“Imports of military products are allowed for the needs of manufacturers of military equipment and weapons, as well as imports for non-state enterprises that have direct dealership agreements with foreign arms manufacturers,” Turchynov said, adding that the decision provides for the liberalization of foreign economic operations of defense companies, “in particular, the permission to all manufacturers of military equipment and weapons regardless of form of ownership to export their products without the mediation of state-owned specialized companies.”
He added that also the decision of the National Security and Defense Council removed restrictions on direct contracts of the national ministries of the power bloc, in particular, the Ministry of Defense, on the purchase of arms and military equipment abroad.
The NSDC secretary also said that to implement this decision, the Council had instructed the government to amend the relevant Cabinet regulations.
Turchynov called such a decision “a very serious step that will significantly strengthen our defense capability and provide a powerful impetus to the development of the defense industry.”
Turchynov also stressed that the liberalization of foreign economic operations of Ukraine’s arms manufacturers “will not weaken the reliable export control and compliance of all actors in the area with international agreements signed by Ukraine.”

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A. Josselyn, C. Kimball & K. King: “New Restrictions on Chinese Participation in U.S. Technology Sector Anticipated This Week”
Cooley LLP, 25 Jun 2018.) 
* Authors: Amy Josselyn, Esq., 
ajosselyn@cooley.com; Christopher Kimball, Esq., 
ckimball@cooley.com; and Kevin King, Esq., 
kking@cooley.com. All of Cooley LLP.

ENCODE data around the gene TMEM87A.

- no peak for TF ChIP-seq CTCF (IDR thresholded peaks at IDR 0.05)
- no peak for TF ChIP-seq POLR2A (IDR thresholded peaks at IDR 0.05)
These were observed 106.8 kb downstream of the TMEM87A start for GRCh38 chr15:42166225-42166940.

The U.S. government is poised to announce restrictions on Chinese participation in designated U.S. technology sectors. The restrictions, which the Trump Administration is expected to release on June 29, 2018, are reported to include restrictions on Chinese investment as well as enhanced controls on U.S. technology exports to China. For purposes of these restrictions, the Trump Administration is expected to invoke the president’s authority under the International Emergency Economic Powers Act (IEEPA), which is a statute that allows the president to exercise broad authorities to regulate commerce after declaring a national emergency. It is the same statute that is often used to impose economic embargoes and trade sanctions against foreign countries and territories (e.g., Crimea, Cuba, Iran, North Korea and Syria).
The new investment restrictions are expected to include prohibitions or limitations on Chinese investment in designated technology sectors, including:
  – integrated circuits
  – next generation information technology
  – numerical control machinery and robotics
  – aviation and aerospace
  – maritime engineering equipment and high-tech vessel manufacturing
  – advanced rail equipment
  – green technologies and electric vehicles
  – advanced materials
  – biomedicine and medical devices
  – agricultural machinery and equipment
The Chinese government identified these sectors in its “Made in China 2025” plan as critical to the development of Chinese domestic capabilities. They were also the focus of 
a recent report by the Office of the U.S. Trade Representative that was highly critical of Chinese efforts to acquire U.S. intellectual property in many of these fields.
The enhancement of U.S. export controls is expected to apply to US technology exports (e.g., hardware, software and technology) to China, Chinese companies and Chinese nationals. It is unclear, however, whether the enhanced controls will be implemented through existing regulations or imposed directly by the president under this IEEPA authority. Further, it is not known whether the controls will be applied to items (i.e., commodities, software and technology) that are currently controlled under the Commerce Control List or whether the U.S. Government will identify new items for control. 
To date, the Trump Administration has not released detailed descriptions of the specific restrictions contemplated. Companies operating in the technology sectors listed above will need to be prepared to assess the impact of these measures on current and future investments by Chinese investors and make changes to their export compliance policies and procedures in response to any newly announced restrictions.